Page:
The [ppm] eyrie

June 15, 2009

The next moon

Filed under: GVE chronicles — glanvalleyeaglets @ 9:29 am

The river of time keeps flowing and the time has come for the second monthly progress report of my team. Moon is my unit of time that lasts four calender weeks, thus a PPM season can be conveniently divided into 4 Moons and four reports. The pain of writing the report gives a new meaning to the word Moonsorrow ๐Ÿ™‚

I have slightly extended the range of data I’m collecting for statistics, including shot efficiency, penalty minutes and some rudimentary statistics on the team strength “stars” (the numbers estimating the overall goaltending, defence, offence and shooting abilities). Measuring the effects of these stars is a very elusive stuff, I must say. It will take some time to collect enough of data worth of publishing, but some day you can hope to find an executive summary in this blog.

Let us turn to the performance of my own team.

The second moon has seen 12 rounds of regular season league games. This time my Eaglets had to face all three Noname teams that currently reside in our German league III.7. I will focus on the remaining 9 games, which ended with 4 victories after regular time, 3 overtimes (1 won, 1 lost, 1 draw) and 2 losses. Perhaps we have lost some points due to the low game importance, but I have to admit that most of the points were lost after a tactical defeat. Sure, it is nice to win, but the game wins in substance when the other side uses unexpected tactical variants ๐Ÿ™‚

Having started with two victories 6:2 and 8:1, the Eaglets faced the leading team of the league in terms of facility development, ESV Kaiserslautern Koi’s. With an aggressive transfer policy they have erected the 6th level of TF and 5th level of RF and HRED. I think we’ll see this team go really far indeed. The derby in front of 429 we played defensively against breaking tactics. An exchange of many goals ended with zero points for the Eaglets, 6:7. Our next guest was the 17th number of the league who reached the round of last 64 in the National Cup – Briesnitzer Eisballerinas. Although Eaglets had the clear tactical edge defensive vs offensive, the only reward was one point – 4:4. There followed another victory 7:3 and an unexpected loss against Crusaders’ top goalie Kannast with 1:3. The game aganist Darmstadt improved the situation – 4:1, however, the last two games ended in overtime. First the Eaglets managed to take 2 points against Iron Wolves with 5:4 in OT, but on Friday we lost against Berlin Capitals 6:7 OT (reminding of the match in the first round). The strange thing is that Eaglets keep flying on Position 1 in the table, 3 points ahead of Koi’s and 11 points ahead of the 9th placed Capitals. The margins are still extremely narrow and the competition on the verge of play-offs is extremely tough. With 14 rounds remaining, the 11 point margin lets us feel everything but safe.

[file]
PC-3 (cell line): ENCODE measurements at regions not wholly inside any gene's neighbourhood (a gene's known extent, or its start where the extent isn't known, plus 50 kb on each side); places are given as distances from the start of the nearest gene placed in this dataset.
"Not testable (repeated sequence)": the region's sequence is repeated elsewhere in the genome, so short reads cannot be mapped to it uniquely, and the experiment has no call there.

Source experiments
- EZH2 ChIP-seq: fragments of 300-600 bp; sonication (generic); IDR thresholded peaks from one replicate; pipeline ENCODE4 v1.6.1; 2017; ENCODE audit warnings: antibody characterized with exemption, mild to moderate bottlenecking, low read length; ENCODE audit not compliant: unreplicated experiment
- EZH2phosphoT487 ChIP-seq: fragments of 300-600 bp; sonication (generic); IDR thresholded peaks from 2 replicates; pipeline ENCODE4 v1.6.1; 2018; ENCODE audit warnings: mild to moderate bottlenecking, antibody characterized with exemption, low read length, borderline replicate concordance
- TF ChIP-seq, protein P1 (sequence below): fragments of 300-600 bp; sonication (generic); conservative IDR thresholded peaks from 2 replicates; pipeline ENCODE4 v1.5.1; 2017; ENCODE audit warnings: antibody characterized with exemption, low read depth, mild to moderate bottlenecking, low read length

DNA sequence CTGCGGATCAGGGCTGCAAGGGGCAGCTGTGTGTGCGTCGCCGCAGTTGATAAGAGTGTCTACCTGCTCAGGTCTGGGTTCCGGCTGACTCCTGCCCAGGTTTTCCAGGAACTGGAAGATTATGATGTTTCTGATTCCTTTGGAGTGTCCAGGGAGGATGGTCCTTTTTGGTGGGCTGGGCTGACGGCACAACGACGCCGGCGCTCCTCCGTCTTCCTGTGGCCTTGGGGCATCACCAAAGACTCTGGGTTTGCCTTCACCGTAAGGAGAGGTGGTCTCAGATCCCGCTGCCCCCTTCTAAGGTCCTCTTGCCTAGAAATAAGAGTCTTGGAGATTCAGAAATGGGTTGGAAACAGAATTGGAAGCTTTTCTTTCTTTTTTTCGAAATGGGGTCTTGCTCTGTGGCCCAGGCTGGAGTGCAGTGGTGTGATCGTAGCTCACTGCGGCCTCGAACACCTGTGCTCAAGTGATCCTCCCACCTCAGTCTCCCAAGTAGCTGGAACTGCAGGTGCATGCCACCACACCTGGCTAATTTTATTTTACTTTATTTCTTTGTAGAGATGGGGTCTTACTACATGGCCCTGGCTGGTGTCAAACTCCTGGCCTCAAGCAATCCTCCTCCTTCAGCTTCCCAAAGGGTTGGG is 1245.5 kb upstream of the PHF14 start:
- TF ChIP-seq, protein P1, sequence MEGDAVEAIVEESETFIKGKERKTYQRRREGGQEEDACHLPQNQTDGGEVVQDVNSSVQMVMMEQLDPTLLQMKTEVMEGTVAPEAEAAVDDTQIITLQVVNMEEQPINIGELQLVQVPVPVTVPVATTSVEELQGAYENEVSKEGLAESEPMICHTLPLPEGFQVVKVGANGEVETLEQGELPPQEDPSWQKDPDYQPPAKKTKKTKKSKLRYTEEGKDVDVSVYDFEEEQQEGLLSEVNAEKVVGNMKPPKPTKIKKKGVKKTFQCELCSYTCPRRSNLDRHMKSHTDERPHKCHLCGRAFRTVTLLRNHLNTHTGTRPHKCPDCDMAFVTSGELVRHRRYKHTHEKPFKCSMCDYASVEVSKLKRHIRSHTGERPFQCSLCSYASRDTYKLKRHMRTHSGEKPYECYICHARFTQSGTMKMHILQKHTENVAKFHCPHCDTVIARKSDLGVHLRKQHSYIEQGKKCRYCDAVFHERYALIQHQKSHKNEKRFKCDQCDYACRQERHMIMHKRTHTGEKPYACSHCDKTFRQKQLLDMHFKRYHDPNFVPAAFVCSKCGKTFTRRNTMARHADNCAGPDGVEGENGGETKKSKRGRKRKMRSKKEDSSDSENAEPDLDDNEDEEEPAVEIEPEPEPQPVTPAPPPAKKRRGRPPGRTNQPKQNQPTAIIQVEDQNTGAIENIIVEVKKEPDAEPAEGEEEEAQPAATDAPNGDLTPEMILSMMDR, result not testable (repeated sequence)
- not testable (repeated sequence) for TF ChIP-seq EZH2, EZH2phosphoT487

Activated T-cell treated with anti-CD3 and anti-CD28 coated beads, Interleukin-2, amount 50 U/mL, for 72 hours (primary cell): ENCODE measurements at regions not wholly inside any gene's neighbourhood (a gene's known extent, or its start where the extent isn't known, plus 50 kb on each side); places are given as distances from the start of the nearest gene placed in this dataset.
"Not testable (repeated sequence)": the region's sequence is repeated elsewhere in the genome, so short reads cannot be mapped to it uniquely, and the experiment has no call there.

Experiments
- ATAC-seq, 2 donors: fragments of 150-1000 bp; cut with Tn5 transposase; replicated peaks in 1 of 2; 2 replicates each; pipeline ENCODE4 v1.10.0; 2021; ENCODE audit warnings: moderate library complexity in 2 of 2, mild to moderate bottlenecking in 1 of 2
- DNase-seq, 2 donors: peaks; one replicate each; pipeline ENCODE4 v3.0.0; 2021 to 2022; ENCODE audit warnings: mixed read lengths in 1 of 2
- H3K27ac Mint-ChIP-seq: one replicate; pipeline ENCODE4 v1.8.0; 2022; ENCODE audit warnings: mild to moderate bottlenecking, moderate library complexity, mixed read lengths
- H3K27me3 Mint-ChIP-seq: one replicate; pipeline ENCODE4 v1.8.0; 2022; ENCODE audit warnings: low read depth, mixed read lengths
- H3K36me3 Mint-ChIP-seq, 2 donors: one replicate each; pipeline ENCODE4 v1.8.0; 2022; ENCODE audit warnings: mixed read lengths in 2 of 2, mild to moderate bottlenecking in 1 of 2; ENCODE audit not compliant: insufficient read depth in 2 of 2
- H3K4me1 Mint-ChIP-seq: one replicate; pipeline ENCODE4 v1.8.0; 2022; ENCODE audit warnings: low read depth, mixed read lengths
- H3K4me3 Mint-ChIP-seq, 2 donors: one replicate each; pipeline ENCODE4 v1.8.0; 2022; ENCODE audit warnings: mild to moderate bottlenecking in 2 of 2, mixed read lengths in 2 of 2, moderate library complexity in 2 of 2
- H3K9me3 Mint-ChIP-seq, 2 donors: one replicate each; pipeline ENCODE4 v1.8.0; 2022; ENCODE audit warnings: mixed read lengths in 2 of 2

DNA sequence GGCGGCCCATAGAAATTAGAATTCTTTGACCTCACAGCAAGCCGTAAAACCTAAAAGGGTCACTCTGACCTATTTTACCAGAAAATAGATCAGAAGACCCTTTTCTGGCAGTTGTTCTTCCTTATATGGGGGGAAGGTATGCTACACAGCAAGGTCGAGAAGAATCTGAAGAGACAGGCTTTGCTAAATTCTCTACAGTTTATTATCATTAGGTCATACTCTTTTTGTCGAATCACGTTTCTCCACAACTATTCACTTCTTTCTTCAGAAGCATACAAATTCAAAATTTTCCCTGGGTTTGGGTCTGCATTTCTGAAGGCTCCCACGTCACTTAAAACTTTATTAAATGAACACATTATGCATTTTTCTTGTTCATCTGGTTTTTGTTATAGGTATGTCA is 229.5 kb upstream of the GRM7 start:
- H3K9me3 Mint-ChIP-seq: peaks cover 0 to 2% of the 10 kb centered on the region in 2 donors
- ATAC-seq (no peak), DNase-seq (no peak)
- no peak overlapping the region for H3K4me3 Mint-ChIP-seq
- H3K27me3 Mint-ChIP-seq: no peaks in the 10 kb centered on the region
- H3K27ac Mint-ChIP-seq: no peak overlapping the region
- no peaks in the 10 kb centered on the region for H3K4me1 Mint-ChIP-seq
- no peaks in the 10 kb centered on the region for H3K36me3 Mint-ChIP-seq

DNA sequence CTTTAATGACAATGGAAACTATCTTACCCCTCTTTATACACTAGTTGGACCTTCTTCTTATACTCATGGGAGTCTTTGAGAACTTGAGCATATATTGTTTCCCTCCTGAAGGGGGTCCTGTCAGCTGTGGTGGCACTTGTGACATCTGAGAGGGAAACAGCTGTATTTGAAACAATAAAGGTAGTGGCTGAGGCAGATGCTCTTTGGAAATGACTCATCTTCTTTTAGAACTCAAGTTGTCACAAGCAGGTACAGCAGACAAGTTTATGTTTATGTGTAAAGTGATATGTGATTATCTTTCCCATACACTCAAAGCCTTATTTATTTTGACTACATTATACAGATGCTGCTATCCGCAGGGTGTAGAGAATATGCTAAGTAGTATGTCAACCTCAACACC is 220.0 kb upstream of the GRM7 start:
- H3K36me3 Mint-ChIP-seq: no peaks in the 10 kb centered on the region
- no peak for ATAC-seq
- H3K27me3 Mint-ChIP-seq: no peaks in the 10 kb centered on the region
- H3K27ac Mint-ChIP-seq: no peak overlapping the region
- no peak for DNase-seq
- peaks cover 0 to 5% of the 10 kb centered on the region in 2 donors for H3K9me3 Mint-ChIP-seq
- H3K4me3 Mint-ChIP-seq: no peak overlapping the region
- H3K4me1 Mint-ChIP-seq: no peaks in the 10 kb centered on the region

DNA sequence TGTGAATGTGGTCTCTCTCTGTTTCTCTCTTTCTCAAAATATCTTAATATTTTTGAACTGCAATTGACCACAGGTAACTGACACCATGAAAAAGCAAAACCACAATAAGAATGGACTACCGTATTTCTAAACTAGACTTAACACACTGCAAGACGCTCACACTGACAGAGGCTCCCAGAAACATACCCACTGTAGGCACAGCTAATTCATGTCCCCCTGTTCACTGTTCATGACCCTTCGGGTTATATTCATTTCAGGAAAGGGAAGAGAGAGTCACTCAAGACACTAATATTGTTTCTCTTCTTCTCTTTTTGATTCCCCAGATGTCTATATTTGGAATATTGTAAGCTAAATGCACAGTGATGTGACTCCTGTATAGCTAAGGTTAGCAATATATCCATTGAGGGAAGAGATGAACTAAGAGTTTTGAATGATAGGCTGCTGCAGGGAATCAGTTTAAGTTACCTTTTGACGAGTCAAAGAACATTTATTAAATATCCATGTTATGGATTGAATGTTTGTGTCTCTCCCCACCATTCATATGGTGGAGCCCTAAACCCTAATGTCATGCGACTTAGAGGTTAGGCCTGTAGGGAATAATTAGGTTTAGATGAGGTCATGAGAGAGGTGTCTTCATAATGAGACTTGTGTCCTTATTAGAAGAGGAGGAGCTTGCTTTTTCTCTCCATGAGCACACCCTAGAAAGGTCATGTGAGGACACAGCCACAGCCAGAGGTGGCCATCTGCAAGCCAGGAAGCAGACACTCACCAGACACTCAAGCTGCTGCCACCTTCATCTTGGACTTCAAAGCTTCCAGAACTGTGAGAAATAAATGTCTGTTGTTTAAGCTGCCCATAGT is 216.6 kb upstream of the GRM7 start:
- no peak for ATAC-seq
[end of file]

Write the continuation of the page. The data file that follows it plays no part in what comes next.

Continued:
The hunting grounds of the National Cup are considered to be even more rough and dangerous as the first slip is usually the last. It took both skill and fortune for the Eaglets to reach the round of last 32. The National Cup, probably the highest peak a team can reach in the first season, is only five games away. So close at hand, yet as unreachable as the Moon ๐Ÿ™‚ The first serious opponent was Red Devils Berlin. Eaglets played offensive against forechecking and marked an impressive 8:2 victory. The next in line was PreussenSpiders with an inactive manager. Scoring 2 goals in the last seconds, Eaglets saved the day with a tough 4:1 victory. HC Growl fought furiously using the forechecking tactics against offensive finding a response to every goal scored by the Eaglets. As the evening dusk fell, we saw a deserved yet lucky 6:5. The next draw revealed SRBIJA as the next opponent, but they went anonymous right before the match. Although they, having been overtaken by a new manager in the last minutes before 18.00, did show a serious resistance, Eaglets still managed to convert this chance – 6:2 and here we are.